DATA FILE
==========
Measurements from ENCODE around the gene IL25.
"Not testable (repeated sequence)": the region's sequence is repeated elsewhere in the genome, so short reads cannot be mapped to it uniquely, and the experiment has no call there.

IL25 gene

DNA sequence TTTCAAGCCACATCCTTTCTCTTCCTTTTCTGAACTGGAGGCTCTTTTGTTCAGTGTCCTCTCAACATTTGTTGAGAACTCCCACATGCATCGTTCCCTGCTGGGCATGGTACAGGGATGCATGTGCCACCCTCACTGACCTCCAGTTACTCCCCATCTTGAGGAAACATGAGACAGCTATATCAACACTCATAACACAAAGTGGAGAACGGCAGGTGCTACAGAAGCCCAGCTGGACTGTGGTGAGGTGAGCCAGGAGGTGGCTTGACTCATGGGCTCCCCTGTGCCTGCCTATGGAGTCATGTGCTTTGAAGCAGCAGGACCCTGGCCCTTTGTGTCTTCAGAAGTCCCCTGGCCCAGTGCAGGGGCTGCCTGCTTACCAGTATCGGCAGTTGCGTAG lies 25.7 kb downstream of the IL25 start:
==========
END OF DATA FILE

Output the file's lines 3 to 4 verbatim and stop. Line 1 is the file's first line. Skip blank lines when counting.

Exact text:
IL25 gene

DNA sequence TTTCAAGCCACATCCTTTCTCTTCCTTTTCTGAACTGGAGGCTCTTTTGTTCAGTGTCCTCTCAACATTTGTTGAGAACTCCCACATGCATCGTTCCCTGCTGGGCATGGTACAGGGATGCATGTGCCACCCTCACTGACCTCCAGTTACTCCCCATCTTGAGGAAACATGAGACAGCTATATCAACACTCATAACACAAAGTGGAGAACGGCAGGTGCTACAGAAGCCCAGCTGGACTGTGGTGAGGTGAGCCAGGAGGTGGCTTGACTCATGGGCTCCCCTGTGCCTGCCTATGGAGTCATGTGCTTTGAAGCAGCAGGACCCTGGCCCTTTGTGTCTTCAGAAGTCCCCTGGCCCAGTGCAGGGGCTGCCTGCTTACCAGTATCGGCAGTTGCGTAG lies 25.7 kb downstream of the IL25 start: